Description: This thesis interrogates sense of place and place attachment in the Big Empty on the north central Texas plains. The region stretches from the Red River on the north to the Colorado River basin on the south and from the Cross Timbers on the east to the Caprock escarpment on the west. Since 1930, the Big Empty has seen sustained and severe population decline such that some counties there now register less than a quarter the population they did at their peaks during the interwar years. Through in-depth field interviews, I examine sense of place and place attachment amidst apparently irreversible decline. I also describe conditions of postindustrial rurality arising from rolling reconfigurations of economic and social relations, particularly changes in scale in farming and the diminished centrality of productivist agriculture in local economies and culture, and how these conditions become legible through the study of place.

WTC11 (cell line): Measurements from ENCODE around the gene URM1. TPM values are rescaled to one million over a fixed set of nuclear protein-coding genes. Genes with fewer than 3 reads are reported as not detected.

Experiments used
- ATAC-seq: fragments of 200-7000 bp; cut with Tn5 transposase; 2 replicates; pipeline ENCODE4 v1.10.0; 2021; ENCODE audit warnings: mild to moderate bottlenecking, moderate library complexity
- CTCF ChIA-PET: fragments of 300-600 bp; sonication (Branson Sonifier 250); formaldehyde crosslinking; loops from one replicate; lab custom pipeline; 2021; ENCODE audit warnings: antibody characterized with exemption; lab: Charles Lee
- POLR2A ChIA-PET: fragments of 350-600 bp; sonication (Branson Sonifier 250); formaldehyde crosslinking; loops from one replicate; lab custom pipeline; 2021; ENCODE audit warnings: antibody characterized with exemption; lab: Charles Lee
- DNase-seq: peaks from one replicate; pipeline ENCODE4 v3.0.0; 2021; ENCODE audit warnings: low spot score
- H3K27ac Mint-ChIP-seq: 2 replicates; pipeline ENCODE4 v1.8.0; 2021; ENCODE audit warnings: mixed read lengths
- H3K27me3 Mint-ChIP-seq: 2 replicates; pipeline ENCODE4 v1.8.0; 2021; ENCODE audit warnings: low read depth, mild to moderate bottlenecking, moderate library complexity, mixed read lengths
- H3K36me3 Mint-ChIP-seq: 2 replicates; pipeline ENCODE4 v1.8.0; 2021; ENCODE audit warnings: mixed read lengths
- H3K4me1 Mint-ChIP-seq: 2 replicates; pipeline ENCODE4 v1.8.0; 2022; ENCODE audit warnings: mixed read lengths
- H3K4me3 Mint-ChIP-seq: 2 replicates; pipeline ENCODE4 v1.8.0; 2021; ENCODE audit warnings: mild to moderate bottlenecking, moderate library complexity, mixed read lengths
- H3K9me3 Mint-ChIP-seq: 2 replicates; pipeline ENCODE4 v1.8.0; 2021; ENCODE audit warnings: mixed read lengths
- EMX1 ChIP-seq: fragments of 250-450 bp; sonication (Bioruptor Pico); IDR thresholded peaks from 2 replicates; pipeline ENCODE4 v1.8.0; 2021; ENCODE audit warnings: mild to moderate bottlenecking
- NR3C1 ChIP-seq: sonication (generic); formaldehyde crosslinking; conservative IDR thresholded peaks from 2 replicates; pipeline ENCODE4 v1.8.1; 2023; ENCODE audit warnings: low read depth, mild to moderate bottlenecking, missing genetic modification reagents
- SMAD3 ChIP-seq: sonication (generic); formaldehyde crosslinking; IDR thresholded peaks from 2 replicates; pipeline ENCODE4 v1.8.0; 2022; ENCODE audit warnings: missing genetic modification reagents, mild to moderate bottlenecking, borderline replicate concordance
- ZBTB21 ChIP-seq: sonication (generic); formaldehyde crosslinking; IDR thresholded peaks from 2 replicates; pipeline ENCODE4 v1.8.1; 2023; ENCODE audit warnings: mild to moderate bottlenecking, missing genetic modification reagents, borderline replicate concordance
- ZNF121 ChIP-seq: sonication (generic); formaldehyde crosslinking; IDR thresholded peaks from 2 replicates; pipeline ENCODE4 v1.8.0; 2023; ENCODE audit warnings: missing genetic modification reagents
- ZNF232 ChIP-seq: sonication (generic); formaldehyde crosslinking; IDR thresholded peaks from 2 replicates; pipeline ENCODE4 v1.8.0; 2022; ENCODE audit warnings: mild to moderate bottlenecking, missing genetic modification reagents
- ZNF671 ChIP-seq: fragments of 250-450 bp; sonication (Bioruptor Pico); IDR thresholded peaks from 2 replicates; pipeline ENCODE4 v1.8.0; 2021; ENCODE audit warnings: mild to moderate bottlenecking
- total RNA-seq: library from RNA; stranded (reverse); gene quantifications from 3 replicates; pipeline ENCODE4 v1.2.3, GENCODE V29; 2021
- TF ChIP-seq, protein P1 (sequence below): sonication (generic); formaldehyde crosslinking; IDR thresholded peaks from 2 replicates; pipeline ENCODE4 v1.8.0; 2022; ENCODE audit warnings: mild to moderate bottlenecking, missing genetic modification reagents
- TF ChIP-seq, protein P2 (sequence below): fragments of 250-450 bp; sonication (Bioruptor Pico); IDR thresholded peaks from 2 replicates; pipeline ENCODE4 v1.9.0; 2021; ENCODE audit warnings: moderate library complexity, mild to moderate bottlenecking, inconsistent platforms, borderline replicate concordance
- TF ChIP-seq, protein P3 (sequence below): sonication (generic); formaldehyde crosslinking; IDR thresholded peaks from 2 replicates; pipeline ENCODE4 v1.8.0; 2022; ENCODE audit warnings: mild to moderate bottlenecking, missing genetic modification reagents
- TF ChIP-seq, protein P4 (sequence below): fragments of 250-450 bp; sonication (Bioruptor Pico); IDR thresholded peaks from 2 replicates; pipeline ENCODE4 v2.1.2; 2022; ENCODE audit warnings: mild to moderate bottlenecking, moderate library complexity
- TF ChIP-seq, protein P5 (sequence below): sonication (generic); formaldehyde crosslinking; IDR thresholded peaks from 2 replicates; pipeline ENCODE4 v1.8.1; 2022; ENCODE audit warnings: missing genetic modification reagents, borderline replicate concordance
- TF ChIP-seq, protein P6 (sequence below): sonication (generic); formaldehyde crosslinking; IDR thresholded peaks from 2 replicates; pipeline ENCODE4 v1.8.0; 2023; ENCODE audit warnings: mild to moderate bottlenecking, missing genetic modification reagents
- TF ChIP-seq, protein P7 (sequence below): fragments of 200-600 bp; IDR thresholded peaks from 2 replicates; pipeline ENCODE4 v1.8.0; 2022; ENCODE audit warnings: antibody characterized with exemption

Date: December 2016
Creator: Underwood, Robert Reed
Partner: UNT Libraries